Of course none of this proves that fraud, or even accidental mistabulation of the vote, actually occurred. But, the problem is that no one can prove that it didn't. There is no way of knowing, since there is no way of conducting even a partial recount. "Trust me," says Diebold—and the voters have no choice.

It doesn't help that Diebold has extensive ties into Republican circles, and that its chief executive, Wally O'Dell, is a frequent visitor to the Bush ranch in Crawford, Texas; that he hosted a $600,000 fundraiser for Dick Cheney; or that he sent out a fundraising letter declaring that he was "committed to helping Ohio to deliver its electoral votes to the President next year"—even as his Ohio-based company was bidding for the state's contract for new voting machines.

"Trust me," says Wally O'Dell—and you, the voter, have no choice, for his machines produce no paper trail, no audit trail, and provide no ability to conduct a recount.

Security Flaws and Vulnerabilities

Experts who have analyzed the new generation of electronic voting systems have emphasized that there is simply no way to be certain that the vote is being counted accurately.

  • The most cautious study on DRE systems, done by the Congressional Research Service (CRS) and issued in November 2003, concluded that "at least some current DRE's clearly exhibit security vulnerabilities."

    The study reports that "the more complex a piece of software is, the more vulnerable it is to attack," and continues: "That is because more complex code will have more places that malware can be hidden, and more potential vulnerabilities that could be exploited, and it is more difficult to analyze for security problems. In fact, attackers often discover and exploit vulnerabilities that were unknown to the developer, and many experts argue that it is impossible to anticipate all possible weaknesses and points of attack for complex software."

    "The ballot itself consists of redundant electronic records in the machine's computer memory banks, which the voter cannot see," says the report.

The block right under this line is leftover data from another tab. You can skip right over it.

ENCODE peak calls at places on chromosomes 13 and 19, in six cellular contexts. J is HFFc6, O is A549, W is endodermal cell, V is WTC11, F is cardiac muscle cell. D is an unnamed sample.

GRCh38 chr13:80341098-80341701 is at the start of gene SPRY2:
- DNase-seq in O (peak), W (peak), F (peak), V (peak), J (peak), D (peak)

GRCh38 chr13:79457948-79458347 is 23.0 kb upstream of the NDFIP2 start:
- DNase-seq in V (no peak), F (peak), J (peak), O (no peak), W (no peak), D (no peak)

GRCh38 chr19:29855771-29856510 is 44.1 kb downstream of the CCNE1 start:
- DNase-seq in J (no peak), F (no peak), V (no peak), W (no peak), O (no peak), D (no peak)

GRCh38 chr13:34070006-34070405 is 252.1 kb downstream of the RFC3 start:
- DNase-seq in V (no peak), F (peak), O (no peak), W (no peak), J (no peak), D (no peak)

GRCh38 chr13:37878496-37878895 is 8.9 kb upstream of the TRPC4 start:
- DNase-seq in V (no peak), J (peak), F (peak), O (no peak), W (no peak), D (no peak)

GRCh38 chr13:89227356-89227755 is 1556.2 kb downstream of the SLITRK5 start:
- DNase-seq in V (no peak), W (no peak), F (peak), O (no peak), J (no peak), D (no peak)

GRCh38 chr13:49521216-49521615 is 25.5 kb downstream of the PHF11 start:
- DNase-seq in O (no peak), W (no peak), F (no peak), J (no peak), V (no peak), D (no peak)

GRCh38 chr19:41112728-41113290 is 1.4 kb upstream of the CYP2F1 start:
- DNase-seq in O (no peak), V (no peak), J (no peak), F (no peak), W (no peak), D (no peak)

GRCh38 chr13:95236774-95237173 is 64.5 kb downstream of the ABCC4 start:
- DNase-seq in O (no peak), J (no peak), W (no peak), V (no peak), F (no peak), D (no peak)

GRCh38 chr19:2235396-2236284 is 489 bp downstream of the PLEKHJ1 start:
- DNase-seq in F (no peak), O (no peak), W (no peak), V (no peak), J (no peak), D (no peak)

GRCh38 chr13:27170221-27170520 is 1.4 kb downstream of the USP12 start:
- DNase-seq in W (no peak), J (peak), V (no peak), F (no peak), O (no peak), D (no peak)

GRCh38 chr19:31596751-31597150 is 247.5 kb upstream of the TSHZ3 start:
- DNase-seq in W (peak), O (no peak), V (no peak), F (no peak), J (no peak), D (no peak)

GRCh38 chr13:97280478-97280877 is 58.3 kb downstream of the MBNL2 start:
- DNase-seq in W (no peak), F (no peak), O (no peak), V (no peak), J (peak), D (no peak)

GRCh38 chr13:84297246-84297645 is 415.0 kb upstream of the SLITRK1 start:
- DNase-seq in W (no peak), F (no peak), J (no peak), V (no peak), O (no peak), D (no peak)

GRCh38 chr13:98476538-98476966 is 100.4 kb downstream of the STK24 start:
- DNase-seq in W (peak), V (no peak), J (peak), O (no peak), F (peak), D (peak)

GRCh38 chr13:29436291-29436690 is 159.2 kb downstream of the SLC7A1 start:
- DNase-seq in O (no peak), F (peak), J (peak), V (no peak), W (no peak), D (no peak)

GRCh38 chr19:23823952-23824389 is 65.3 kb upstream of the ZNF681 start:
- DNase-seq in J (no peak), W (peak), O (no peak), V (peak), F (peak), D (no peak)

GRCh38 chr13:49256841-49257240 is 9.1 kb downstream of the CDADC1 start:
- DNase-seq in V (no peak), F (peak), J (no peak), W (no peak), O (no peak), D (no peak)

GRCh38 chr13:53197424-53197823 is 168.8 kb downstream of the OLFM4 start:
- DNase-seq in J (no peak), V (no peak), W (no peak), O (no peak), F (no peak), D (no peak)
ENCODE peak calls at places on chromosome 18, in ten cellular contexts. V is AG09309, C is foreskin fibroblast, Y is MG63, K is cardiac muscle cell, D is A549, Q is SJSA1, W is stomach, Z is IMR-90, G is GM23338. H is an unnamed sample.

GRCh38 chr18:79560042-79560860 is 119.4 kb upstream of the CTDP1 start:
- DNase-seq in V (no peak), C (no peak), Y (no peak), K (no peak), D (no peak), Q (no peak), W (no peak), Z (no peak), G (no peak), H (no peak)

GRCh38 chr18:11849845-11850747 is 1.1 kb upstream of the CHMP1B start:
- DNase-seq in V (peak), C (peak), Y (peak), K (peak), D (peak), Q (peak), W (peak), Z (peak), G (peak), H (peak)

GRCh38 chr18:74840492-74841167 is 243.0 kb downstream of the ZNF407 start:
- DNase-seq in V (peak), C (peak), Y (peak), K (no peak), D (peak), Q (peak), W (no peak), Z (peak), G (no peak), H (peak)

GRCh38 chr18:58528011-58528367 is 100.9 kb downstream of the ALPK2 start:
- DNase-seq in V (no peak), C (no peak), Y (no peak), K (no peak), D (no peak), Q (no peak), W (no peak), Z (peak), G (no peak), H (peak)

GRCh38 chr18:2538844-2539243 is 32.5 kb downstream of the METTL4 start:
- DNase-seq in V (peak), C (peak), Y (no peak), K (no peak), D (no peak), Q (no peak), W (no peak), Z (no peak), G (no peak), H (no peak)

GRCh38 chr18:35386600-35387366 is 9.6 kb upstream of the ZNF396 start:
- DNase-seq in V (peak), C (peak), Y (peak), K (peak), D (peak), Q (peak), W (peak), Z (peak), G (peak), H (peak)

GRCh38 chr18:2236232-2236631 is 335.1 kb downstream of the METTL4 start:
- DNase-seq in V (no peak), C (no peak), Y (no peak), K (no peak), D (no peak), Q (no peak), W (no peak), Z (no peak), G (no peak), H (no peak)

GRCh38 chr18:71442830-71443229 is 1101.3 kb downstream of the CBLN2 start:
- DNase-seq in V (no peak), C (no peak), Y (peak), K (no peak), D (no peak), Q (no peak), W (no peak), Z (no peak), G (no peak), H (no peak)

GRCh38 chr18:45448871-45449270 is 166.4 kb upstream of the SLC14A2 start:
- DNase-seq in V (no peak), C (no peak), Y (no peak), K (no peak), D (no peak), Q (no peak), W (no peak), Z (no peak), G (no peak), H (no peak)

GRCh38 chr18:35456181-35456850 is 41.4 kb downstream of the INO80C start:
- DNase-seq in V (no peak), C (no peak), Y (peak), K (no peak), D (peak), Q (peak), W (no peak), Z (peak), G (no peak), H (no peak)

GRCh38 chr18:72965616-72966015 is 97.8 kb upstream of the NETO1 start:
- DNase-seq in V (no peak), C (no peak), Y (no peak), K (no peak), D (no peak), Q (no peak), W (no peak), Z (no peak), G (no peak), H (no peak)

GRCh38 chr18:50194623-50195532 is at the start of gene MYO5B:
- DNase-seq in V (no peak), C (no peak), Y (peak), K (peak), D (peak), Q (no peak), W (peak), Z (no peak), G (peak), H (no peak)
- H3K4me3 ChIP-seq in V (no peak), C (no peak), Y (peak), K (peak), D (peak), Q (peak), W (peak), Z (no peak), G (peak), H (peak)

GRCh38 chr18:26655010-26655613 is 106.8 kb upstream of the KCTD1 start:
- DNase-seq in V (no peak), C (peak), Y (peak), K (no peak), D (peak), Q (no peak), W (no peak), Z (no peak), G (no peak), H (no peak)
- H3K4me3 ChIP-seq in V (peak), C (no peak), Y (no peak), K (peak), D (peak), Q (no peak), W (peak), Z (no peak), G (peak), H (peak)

The CRS report acknowledges that "voters must have confidence in the integrity of the voting systems they use if they are to trust the outcomes of elections and the legitimacy of governments formed as a result of them," and it adds: "If the concerns that have been raised about DRE security become widespread, that confidence could be eroded, whether or not those concerns are well-founded."

    But the CRS report acknowledges, with respect to what is probably the most basic means of ensuring confidence in voting results—recounting the vote—that "problems with the machines themselves, including tampering, would probably not be discovered through a recount."

The Diebold Study

  • A study of Diebold DRE machines by computer scientists from Johns Hopkins and Rice Universities, was released on July 23, 2003. This study was based on a review of Diebold software source code which had been inadvertently placed by Diebold on a public Internet site. Diebold has admitted that the software code on which the study is based is authentic, and that the study's conclusions regarding the software are essentially correct, but they claim that other factors will protect elections against their software.

    The Hopkins study found "stunning flaws," including flaws that would allow a hacker to break into the system and alter the program, and which would allow a "back door" to be installed into the system. They determined that there was no way to ensure that the systems were bug-free, and did not contain malicious code.

    The worst security errors found by the Hopkins study had been called to Diebold's attention five years earlier by Dr. Douglas W. Jones of the University of Iowa, a member of Iowa's Board of Examiners for voting systems. Dr. Jones says that the Diebold story "represents a black eye" for the whole system of both state and Federal governments setting of voting equipment standards, because not only did the Diebold touch-screen system "pass all of the tests imposed by this standards process, but it passed them many times, and the source code auditors even gave it exceptionally high marks."

    "Given this," Dr. Jones asks, "should we trust the security of any of the other direct recording electronic voting systems on the market?" He has called for de-certification of the Diebold equipment.

  • The State of Maryland conducted a follow-up to the Hopkins-Rice study; in the follow-up, a group of computer experts found 328 software flaws, 26 of which they deemed critical. "If these vulnerabilities are exploited," they said, "significant impact could occur on the accuracy, integrity, and availability of election results."

Dangers of Internet Voting